Mary Jane, cannabis, reefer, pot, weed, grass, ganja, and green t-shirt are all slang terms for marijuana. The newest slang phrase for marijuana is the Devil’s Lettuce. The Devil’s Lettuce is used amongst the latest generation. The Devil’s Lettuce has created some humor to the drug culture, because the phrase itself does not seem to have any association with marijuana.
The informant that I chose had to be a dear, close friend of mine. The informant’s name is Charnise Mayes, and she is twenty-one years old. She currently attends Loyola Maramount University in Los Angeles, CA with a major in Fine Arts, and a minor in Psychology.
She is of French, Native American, Hawaiian, and African-American ethnicity. The interview took place in the park adjacent to Otis College of Art and Design in Los Angeles, CA on January 21 2017.
According to Charnise, the context of the Devil’s Lettuce appears amongst teens to older adults, and also among the religious community of Christians and Catholics. The reason she states that it might be brought up in the religious community is because marijuana is a representation of evil and sin.
The topic of the Devil’s Lettuce first appeared in the 2007 summer hit The Heartbreak Kid, starring Ben Stiller and Carlos Mencia. Stiller portrays a man named Eddie, a sporting goods owner, alone in the world after all the women he has dated are married. Eddie is afraid of commitment, and decides to overcome the fear. So as he walked down the street, he runs into a woman that would be his future wife, after only six months of dating.
For their honeymoon, the newlyweds decide to travel to Mexico, where the wife suffers from terrible sunburn from rubbing massage oil on her body instead of sun block. Eddie decides to go to the restaurant, and have dinner alone.
There, he runs into a love interest named Miranda, who is on vacation with her family. As Eddie and Miranda converse, the two travel to the beach and start to smoke marijuana. Martin, the cousin of Miranda, catches her and Eddie smoking and forces Miranda back to the hotel room. As they start to walk away Martin says, “[s]mells like ya’ll been hitting the Devil’s lettuce” (IMBD).
Since the debut of that film, I started calling marijuana the Devil’s Lettuce. Eventually, all my friends and family member started saying that. The last occasion the Devil’s Lettuce came up, Charnise and I were in her waiting at a red light. While we were on our way to another friend’s house, an adjacent car pulled up on the driver side with the windows down. Charnise and I looked at each other because we inhaled what we believed to be the Devil’s Lettuce.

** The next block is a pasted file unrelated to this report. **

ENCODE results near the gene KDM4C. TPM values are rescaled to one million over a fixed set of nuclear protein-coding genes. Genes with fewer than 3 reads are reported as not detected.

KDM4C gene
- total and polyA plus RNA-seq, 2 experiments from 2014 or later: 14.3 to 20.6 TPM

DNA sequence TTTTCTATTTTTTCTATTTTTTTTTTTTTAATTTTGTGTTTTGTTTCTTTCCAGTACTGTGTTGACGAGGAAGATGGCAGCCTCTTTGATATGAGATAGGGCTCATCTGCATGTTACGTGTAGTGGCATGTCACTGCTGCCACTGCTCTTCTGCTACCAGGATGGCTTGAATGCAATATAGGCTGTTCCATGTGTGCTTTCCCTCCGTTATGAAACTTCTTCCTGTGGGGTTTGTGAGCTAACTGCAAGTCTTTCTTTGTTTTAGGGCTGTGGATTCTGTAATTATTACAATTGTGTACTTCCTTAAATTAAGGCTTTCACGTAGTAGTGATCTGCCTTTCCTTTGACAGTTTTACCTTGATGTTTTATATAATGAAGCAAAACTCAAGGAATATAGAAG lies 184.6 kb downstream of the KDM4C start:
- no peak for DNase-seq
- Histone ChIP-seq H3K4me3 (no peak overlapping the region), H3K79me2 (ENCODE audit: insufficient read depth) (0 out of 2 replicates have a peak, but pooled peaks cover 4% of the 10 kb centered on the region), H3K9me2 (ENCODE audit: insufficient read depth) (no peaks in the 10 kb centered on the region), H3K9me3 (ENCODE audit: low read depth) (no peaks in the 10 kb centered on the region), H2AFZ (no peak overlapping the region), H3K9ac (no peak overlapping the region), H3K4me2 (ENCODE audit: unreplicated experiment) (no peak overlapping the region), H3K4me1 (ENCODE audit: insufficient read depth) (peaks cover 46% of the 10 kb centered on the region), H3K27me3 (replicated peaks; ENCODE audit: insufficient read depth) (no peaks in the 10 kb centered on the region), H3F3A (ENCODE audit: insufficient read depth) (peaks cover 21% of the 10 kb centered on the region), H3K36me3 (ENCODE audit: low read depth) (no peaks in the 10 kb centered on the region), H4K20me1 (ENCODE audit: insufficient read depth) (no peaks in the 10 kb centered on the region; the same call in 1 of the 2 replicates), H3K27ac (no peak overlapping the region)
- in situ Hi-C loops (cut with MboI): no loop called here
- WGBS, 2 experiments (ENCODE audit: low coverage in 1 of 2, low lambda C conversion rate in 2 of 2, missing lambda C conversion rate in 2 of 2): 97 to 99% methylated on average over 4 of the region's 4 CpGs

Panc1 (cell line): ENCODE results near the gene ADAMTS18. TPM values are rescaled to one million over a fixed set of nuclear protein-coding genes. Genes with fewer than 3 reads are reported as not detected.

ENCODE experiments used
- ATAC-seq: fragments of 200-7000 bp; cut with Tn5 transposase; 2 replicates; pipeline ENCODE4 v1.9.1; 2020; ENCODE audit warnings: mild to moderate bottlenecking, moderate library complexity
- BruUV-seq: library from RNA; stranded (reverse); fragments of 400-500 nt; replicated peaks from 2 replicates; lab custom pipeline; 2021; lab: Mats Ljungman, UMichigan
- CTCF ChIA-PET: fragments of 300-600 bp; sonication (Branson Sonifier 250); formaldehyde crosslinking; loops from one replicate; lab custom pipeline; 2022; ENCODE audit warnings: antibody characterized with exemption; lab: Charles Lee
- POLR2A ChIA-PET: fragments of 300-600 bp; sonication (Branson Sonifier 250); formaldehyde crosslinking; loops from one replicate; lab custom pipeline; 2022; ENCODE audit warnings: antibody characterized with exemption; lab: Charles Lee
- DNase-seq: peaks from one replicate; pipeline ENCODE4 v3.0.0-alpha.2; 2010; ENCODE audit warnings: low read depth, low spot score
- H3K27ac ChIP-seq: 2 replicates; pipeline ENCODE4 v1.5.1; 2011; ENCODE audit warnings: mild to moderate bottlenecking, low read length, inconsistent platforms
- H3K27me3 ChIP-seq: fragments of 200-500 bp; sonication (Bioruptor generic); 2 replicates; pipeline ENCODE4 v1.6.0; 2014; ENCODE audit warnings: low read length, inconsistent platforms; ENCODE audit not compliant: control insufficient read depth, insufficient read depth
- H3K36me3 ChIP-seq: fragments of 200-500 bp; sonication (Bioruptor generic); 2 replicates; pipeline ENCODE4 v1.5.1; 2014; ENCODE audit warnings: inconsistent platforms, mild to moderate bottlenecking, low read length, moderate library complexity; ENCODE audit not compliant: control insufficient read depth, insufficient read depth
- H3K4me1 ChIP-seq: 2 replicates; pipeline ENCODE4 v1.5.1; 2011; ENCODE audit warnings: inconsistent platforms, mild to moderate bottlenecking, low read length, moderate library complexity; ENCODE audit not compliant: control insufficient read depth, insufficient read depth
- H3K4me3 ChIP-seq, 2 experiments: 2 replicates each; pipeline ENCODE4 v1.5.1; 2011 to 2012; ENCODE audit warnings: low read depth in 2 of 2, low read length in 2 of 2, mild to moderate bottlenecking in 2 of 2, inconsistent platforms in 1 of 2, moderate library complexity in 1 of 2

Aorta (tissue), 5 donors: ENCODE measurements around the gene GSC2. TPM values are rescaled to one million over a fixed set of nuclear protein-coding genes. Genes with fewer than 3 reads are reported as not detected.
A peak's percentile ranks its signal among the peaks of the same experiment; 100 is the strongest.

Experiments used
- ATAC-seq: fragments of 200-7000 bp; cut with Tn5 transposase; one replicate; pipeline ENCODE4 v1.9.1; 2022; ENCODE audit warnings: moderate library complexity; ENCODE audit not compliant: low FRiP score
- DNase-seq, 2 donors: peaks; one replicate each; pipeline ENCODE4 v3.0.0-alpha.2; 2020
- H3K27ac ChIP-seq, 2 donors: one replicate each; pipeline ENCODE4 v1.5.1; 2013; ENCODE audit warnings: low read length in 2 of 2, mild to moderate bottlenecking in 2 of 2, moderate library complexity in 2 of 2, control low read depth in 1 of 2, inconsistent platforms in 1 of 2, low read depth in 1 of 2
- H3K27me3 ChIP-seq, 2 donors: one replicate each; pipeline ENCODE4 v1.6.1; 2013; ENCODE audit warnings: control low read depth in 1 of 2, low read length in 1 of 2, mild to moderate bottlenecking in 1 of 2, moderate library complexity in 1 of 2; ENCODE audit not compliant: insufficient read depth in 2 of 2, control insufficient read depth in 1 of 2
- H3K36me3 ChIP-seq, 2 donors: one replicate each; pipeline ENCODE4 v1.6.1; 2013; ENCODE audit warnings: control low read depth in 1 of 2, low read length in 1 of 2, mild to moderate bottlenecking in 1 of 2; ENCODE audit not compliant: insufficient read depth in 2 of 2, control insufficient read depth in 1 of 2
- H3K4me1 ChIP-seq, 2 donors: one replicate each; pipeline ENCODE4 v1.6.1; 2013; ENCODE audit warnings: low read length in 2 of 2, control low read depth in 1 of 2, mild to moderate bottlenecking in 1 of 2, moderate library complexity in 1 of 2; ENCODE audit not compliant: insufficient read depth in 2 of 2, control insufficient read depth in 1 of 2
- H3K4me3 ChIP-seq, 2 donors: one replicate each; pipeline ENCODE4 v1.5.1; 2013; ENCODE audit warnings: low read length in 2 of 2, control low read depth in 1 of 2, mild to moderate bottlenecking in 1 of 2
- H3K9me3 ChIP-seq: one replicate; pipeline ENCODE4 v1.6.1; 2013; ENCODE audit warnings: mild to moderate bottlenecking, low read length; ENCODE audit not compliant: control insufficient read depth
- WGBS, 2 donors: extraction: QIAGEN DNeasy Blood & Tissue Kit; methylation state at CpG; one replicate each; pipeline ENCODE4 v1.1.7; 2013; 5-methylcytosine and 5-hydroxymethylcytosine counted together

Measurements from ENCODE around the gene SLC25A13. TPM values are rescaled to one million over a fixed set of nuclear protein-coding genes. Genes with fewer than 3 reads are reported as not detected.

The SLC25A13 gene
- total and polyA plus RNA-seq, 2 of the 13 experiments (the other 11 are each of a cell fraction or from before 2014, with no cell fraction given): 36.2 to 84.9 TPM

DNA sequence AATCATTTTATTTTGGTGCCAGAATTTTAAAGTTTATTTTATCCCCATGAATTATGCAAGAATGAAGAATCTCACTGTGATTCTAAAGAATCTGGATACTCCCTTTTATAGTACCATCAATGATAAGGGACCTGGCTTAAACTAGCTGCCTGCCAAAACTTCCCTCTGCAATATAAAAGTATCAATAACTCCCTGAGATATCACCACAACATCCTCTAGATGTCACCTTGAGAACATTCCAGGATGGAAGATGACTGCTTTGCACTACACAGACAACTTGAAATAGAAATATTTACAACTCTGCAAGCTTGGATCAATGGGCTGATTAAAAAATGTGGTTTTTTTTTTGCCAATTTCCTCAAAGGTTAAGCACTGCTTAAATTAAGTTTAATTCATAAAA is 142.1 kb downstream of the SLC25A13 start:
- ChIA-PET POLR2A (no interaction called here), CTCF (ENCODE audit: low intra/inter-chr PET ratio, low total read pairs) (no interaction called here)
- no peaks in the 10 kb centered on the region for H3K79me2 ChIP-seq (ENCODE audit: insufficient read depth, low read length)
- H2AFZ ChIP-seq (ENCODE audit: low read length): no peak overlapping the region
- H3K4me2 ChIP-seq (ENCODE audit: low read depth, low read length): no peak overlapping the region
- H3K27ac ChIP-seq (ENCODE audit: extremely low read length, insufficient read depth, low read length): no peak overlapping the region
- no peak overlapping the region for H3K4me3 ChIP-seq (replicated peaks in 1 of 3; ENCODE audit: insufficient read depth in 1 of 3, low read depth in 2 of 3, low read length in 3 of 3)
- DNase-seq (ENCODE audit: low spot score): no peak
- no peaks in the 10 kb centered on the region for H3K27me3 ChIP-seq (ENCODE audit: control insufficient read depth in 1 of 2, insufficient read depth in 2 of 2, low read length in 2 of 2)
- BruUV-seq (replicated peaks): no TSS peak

Charnise’s interpretation of the Devil’s Lettuce is that to be marijuana. She also believes that the function of using phrase is being incognito to the mainstream society that cannot readily identify what it means.
She continues to say it could be a way to expand vocabulary, instead of using the same cliché slang terms. She begins to say that it could be a code for bypassing official authority, if they are present.
But it would probably be used in a different context. She gives an example by saying, “we are having the Devil’s Lettuce for breakfast, brunch, lunch, linner, and dinner. And we cannot forget snack time” (Mayes).
My interpretation of the Devil’s Lettuce means to me is its intended meaning and/or definition. There is no other connotation that could be linked to that phrase. But the use of the phrase is all based on demographics.
The demographics of age, sex, and location are called into question. It is based on what you identify yourself with. David Crystal, author of The Cambridge Encyclopedia of Language, states that, “…language shows we ‘belong’ providing the most natural badge, or symbol of public and private identity”.
By having a sense of “belonging” we create our own personal identity, that is a shared and similar identity. The slang phrase the Devil’s Lettuce has “[t]here main features of context [that] are distinguished – the setting, the participants, and the type of activity in which they engage” (Crystal 17).
From a psychological aspect, language is a part of the left-side of the brain because “according” to most marijuana smokers; the Devil’s Lettuce makes them calm, laid back, and easy-going. If smoking marijuana makes people calm, that means when they are sober their life is hectic. So if their life is hectic prior to the Devil’s Lettuce, that means they area type-A personality. A type-A personality has traits of having a chronic sense of time urgency, they create more pressure, and they tend to have nervous twitches.
Whereas, a type-B personality has traits of being easy-going, laid back, and very calm. Type-A personalities are prone to heart attack, stroke, and hypertension.
Looking at language from a different perspective makes you wonder what other things are going on in your brain. The Devil’s Lettuce is a slang phrase that has been introduced to me through a movie, and now has become apart of my daily life.
It is embedded in my vocabulary. It is my phrase of choice when referencing marijuana. It is just an amazing phrase that gives a sense a humor to something that is so serious based upon society. This phrase used within a folk group which I identify myself with. The Devil’s Lettuce has become a part of my culture. It adds that extra dash of humor into my life, and everyone else’s life that hears it.